Distributed Denial of Service (DDoS)

What Is a DDoS Attack?

A distributed denial of service, or DDoS attack, is a form of overload attack that makes a service (e.g., a website) unavailable to its users. The attacker uses a botnet – a network consisting of a large number of devices that are all used to carry out a targeted and coordinated attack on the target. DDoS attacks are carried out by simultaneous calls in high volume; without adequate protection, the service becomes unavailable to legitimate users.

A DDoS attack can take different forms, depending on which layer of internet communication the attacker is trying to overload. A simple form of DDoS attack, a so-called volumetric attack, involves a botnet bombarding the website with connection attempts. There are several other, more sophisticated forms of DDoS attacks, and just because a solution can neutralize one type of DDoS attack doesn’t mean it will stop all of them.

Who Conducts DDoS Attacks?

Cybercriminals conduct large campaigns to distribute malware that turns various internet devices into large botnets controlled by criminals, which can be used to launch DDoS attacks. These criminals then usually rent the use of their botnet to criminals and hacktivists who chose the targets for the attacks.

Some hacktivists are hackers who control their own smaller botnets, but they have been overshadowed by extortion criminals and state-sponsored actors who have the funds to pay these cybercriminal botnet owners for their services.

What Are the Motives Behind DDoS Attacks?

Most actors responsible for DDoS attacks are motivated either by political or criminal motives. The majority of DDoS attacks are conducted by criminals who use them for extortion purposes. A typical attack consists of an hour-long overload of a site, followed by an extortion mail, in which the criminals threaten to continuously make the service unavailable unless the victim pays them a large sum of money.

These cybercriminals often target businesses that rely heavily on their websites for their business with clients, like online financial services or online shopping sites. If the victims refuse to pay, they will typically attempt to continue to block the website with hour-long attacks for up to a couple of weeks time at the most until they give up and move on if they don’t believe the chance of receiving the extortion money justifies the investment in renting DDoS power.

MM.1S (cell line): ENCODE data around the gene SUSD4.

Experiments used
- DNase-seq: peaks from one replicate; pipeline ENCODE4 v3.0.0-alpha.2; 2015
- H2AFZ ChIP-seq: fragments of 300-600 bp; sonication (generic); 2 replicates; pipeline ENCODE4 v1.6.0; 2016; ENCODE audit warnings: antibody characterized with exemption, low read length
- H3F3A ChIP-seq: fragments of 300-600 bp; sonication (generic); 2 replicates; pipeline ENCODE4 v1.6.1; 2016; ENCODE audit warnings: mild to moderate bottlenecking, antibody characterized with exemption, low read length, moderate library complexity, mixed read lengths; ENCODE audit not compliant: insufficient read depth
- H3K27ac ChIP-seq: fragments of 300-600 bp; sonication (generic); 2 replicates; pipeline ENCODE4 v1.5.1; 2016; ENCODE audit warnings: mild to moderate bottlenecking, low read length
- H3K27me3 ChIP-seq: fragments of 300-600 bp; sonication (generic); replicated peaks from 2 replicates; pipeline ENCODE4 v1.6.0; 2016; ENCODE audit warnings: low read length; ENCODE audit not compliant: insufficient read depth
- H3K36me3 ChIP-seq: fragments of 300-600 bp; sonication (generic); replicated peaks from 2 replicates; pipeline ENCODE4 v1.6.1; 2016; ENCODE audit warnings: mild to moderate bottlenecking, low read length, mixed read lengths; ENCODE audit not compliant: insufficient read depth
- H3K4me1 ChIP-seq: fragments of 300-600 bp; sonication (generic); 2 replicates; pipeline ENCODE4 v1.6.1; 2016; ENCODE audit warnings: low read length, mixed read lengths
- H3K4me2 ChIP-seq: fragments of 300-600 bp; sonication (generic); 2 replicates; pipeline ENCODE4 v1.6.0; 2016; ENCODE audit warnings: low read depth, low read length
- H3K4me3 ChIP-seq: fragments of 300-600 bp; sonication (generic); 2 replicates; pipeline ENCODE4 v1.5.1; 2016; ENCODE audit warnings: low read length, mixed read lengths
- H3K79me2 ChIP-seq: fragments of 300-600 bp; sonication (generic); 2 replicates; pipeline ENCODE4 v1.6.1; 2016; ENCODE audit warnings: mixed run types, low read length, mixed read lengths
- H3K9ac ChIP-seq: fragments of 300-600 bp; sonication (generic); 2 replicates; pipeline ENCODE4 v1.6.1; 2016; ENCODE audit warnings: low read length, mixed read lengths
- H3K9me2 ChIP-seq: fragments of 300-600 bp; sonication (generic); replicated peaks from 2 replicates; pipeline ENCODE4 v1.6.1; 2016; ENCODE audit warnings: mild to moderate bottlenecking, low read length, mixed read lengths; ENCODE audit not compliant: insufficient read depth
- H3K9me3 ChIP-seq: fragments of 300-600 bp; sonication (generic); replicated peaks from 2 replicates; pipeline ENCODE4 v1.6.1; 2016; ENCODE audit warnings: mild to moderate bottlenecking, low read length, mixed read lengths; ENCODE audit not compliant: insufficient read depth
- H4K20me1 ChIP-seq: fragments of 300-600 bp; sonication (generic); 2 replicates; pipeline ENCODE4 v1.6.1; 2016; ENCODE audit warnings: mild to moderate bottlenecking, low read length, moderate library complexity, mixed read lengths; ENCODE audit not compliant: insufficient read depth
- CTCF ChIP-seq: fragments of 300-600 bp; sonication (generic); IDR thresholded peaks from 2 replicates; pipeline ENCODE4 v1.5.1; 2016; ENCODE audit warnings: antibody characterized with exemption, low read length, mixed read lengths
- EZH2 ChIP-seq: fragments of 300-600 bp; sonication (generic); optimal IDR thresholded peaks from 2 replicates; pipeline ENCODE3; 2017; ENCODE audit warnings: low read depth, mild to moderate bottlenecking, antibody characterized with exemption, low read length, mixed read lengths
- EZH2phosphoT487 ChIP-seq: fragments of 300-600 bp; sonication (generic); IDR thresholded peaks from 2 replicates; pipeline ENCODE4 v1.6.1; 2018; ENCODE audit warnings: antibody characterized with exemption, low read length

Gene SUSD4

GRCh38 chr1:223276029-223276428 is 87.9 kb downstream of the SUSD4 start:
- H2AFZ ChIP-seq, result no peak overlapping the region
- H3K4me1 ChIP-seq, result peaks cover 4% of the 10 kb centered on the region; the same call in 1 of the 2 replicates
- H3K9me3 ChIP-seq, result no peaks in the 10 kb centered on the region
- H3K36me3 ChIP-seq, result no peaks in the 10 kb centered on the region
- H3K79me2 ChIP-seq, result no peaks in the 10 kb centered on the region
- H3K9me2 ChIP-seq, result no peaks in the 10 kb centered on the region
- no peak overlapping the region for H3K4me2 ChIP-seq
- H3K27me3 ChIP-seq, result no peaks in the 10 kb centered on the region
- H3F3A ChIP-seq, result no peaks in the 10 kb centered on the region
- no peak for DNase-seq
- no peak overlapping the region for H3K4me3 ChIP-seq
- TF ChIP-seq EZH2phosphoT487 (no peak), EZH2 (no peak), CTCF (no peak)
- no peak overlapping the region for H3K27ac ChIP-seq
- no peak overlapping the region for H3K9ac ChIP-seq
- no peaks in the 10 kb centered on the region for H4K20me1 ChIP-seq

A rising number of so-called “hacktivists” conduct DDoS attacks motivated by a mixture of reasons – politics, money, and attention seeking. Today, many aren’t activists at all; they are paid by government actors and use the mantle of hacktivism to conduct proxy attacks on adversaries as a form of hybrid warfare. “Hacktivism” is a form of cyber vandalism, and the actors usually do everything to maximize the publicity of their attacks. Instead of saying that they have temporarily made a website unavailable, they will pretend that they have hacked and taken down entire networks.

Always be skeptical of such inflated claims. DDoS attacks can be disruptive, especially if the attacker is paid by a government and can afford substantial power, but the attacker seldom continues for days, like extortion criminals. They only want the service down long enough to appear to support their narrative before moving on to the next victim.

How Do You Protect Your Organization Against DDoS Attacks?

Truesec recommends publicly sharing information if a DDoS attack has impacted your business, especially if it’s for political reasons. Avoiding doing so means handing over the information space to the threat actors, who will do their utmost to create headlines with their own narrative about their attack.

We urge all businesses to prepare a plan for reacting to a possible DDoS attack, which should include a media communication plan.

In addition to a reactive plan to deal with an ongoing attack, there are both preparatory and preventive safeguards to take to significantly lower the business impact of being exposed to a DDoS attack.

11 Actions To Minimize the Risk of DDoS Attacks

  • Be sure to map your IT environment regularly and inventory your mission-critical applications and systems, especially those exposed to the internet.
  • Protect mission-critical websites, applications, and systems with DDoS Protection.
  • Keep your internet service provider (ISP) contact lists up to date and ask for regular reporting on what they see.
  • Ask your internet service provider (ISP) to filter out traffic from any regions you don’t do business with.
  • Ask your internet service provider (ISP) to implement Quality of Service (QoS) to prioritize business-critical services.
  • If you own your IP address space (ISP independent), make sure you use connections from different ISPs, and that redundancy works, at least for business-critical applications.
  • Protect links and networks between the local devices and outgoing links (e.g., disable ping, traceroute, etc.) Ask your upstream ISP to do the same for the routers on their side facing you (often called CPE or PE).
  • Monitor CPU and traffic volume on front-end firewalls, load balancers, WAFs, and exposed servers. Configure alarms with threshold values for a predefined period; for example, usage above 80% last 10 minutes.
  • Apply all patches for systems exposed to the internet.
  • Ensure that exposed systems log and that these logs are easily accessible.
  • Ensure that all public IPv6 links are configured with the /126 or /127 prefix
  • Truesec urges every business to analyze available data and logs if the organization sees events consistent with a DDoS attack to understand attack patterns, time windows, affected targets, etc. Interpret data coming from ISPs, DDoS protection, or other equipment, but do not rely on it as a single denominator – if a DDoS attack is confirmed, notify your national CERT.